Advent – Saturday, December 12

Author: Chad Hyatt

Mark 1:1-8

Reflection: v. 4, ‘John was… calling for people… to show that they were changing their hearts and lives’

Advent sometimes seems like the season of John the Baptist. But what is John saying to us, exactly? When we unpacked the beginning of Mark together in a community Bible study, we started with some good questions. Why is John wearing a camel hair coat? He’s signaling he stands in the tradition of Israel’s prophets; Elijah’s famous mantle was the same kind of hairy cloak. What’s up with that crazy diet—locusts and wild honey? It resonates with scriptural imagery, in particular the Exodus story: locusts for the plague sent on hard-hearted Egypt, honey for the land of promise flowing with milk and honey—and maybe for the sweet taste of the manna God fed the wilderness wanderers. And what about that wilderness—and the River Jordan? It’s the Exodus story, too—that long in-between as the people moved from liberation to promise and the watery way that led them to a new life. Put all these together, and the picture is clear: John is positioned as the prophetically predicted prophet who announces the beginning of a new Exodus for God’s people—and for all oppressed human beings the world over. That’s how the Gospel chooses to introduce Jesus. John is saying that the God of the Exodus is still hearing the cries of the oppressed and intervening in history to set captives free. Now is always the time for liberation. As we pondered this story together, one of our brothers reflected on how hard the holidays are for many of us, especially Christmas. Our culture paints gauzy images of home and hearth and family and fun, and we feel deeply disconnected from all of those things. But my brother also put his finger on the now possibility of a God who still hears our anguished cries and invites us toward a different kind of future. My brother, like many of us in our community, has made choices toward sobriety. With some clean time under his belt, he’s already reconnected with family. It’s a process that might seem like a wilderness, but there’s a land full of promise on the other side. And that’s really what repentance looks like—the choice to reconnect, to find an overwhelming and merciful forgiveness when we honestly admit our faults, and the promise of restored community in its wake. It seems John’s message is good news for our day, too.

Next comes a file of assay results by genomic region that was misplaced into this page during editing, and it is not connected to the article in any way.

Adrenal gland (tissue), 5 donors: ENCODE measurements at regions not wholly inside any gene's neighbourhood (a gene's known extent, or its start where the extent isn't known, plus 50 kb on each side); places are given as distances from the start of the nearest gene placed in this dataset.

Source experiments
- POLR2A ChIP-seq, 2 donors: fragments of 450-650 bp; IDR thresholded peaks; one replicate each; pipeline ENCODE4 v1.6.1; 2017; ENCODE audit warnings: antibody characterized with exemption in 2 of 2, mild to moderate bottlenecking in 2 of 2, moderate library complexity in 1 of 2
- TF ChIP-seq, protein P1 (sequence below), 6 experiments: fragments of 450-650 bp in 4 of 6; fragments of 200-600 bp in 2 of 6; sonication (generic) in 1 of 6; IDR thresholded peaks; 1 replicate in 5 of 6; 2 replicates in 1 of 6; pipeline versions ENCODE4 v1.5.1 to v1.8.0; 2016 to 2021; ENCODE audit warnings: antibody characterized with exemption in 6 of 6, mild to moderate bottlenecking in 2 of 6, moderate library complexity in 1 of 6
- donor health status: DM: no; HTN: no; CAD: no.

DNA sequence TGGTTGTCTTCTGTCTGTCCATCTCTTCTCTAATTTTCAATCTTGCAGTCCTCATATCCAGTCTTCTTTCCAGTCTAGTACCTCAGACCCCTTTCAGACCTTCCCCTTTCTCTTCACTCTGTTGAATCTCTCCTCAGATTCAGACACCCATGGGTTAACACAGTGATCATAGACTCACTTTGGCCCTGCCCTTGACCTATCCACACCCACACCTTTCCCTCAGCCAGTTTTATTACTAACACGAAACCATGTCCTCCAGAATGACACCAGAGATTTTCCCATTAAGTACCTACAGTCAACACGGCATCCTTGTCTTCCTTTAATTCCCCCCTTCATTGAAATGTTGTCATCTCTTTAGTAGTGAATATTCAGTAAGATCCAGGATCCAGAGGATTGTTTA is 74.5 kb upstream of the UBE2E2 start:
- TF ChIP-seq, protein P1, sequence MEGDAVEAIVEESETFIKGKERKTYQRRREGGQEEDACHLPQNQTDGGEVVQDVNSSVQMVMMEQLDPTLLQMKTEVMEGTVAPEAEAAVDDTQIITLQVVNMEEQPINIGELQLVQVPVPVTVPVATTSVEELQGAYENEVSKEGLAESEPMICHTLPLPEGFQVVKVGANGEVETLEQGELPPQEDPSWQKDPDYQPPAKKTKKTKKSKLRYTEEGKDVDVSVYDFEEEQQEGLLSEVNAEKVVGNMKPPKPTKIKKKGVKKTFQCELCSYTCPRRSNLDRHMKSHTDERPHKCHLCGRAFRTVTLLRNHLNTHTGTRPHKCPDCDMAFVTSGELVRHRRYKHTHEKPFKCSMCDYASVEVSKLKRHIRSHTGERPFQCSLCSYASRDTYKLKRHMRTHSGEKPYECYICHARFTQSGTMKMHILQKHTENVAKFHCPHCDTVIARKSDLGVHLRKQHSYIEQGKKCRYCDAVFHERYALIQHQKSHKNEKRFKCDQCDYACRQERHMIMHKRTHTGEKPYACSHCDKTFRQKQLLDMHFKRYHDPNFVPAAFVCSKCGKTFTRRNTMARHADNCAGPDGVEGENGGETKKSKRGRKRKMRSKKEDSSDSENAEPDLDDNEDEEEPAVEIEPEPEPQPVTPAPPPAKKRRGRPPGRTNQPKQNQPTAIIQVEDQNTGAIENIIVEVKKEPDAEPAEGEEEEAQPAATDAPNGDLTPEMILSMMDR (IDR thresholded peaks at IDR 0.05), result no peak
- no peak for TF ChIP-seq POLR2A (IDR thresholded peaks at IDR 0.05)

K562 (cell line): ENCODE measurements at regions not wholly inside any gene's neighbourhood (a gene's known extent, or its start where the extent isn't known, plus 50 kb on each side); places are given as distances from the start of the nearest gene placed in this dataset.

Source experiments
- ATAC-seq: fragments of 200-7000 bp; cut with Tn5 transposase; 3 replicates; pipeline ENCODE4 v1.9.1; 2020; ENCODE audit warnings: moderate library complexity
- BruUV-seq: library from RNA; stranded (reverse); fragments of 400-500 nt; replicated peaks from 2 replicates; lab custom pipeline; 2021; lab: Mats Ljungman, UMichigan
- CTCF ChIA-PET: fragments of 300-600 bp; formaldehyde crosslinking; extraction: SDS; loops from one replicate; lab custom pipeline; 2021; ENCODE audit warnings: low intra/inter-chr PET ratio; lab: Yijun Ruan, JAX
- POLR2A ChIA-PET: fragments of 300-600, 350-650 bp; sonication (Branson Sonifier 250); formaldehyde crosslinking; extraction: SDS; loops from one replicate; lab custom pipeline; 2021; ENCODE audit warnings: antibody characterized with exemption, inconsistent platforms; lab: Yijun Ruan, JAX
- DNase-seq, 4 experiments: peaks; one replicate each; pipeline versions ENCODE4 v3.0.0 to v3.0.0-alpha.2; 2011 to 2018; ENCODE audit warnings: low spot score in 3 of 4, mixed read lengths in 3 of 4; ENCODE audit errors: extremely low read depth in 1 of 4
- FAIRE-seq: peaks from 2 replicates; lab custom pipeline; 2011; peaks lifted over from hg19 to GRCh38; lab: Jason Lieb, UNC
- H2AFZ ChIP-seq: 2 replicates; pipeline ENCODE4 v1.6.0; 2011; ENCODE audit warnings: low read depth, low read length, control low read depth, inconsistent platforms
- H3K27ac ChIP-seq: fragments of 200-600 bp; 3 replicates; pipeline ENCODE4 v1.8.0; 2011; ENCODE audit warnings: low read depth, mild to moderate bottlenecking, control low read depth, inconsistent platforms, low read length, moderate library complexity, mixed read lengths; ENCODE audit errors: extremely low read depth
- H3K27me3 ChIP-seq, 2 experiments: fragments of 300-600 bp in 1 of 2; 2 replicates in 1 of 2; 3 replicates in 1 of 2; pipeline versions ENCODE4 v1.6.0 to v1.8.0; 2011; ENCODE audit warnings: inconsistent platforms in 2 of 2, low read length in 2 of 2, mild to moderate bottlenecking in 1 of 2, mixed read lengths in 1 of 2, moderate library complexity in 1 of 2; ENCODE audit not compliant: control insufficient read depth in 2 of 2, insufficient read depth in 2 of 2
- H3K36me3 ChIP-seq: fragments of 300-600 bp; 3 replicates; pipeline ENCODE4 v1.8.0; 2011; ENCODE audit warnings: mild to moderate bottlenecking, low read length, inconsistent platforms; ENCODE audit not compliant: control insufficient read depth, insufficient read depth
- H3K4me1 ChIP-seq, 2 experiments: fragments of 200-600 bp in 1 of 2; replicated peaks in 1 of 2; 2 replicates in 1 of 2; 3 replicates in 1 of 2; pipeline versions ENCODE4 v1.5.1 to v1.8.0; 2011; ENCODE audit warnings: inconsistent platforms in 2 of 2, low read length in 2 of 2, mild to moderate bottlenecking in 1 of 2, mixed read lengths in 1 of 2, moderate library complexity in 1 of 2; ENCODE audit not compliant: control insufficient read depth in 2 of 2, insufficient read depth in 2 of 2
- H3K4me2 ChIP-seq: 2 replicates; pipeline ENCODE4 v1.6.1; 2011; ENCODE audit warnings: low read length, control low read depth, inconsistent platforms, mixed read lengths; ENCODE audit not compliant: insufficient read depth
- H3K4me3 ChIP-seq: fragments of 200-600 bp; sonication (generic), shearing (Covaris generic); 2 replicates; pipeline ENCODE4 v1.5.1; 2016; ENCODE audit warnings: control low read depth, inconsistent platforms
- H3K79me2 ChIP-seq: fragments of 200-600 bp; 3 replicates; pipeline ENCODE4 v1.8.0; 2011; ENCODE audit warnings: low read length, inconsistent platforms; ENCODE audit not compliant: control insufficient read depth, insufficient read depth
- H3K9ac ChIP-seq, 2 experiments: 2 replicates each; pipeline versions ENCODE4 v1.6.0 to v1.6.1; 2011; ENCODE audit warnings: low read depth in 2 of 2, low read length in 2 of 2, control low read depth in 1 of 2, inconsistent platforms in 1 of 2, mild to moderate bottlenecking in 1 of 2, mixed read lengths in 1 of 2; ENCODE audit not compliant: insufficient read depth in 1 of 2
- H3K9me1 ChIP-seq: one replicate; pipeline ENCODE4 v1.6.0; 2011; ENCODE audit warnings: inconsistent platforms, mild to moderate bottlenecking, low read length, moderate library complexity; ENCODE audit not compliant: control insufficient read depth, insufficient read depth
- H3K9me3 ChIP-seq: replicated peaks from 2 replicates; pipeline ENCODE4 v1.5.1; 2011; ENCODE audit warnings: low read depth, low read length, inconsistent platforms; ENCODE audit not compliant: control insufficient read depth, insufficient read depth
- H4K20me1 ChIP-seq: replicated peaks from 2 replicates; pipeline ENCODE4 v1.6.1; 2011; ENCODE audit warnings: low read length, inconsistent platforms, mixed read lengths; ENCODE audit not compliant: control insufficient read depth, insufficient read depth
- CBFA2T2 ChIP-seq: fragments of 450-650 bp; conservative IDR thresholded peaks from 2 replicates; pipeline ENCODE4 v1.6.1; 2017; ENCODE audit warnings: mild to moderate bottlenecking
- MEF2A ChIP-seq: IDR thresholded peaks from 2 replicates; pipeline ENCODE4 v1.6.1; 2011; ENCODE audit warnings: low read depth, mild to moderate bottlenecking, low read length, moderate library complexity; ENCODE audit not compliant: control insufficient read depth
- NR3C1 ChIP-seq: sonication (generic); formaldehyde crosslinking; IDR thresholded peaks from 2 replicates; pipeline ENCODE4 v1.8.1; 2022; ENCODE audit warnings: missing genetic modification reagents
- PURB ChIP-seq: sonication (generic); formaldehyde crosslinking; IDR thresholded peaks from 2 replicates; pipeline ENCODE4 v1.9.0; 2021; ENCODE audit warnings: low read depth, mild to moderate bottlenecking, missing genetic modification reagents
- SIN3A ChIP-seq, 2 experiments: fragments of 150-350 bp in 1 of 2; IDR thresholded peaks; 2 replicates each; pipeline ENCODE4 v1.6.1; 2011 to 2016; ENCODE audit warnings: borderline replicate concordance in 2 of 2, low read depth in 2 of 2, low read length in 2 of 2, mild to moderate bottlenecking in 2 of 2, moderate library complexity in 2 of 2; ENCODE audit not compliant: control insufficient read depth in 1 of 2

Prayer God of wilderness prophets, help us choose to reconnect.

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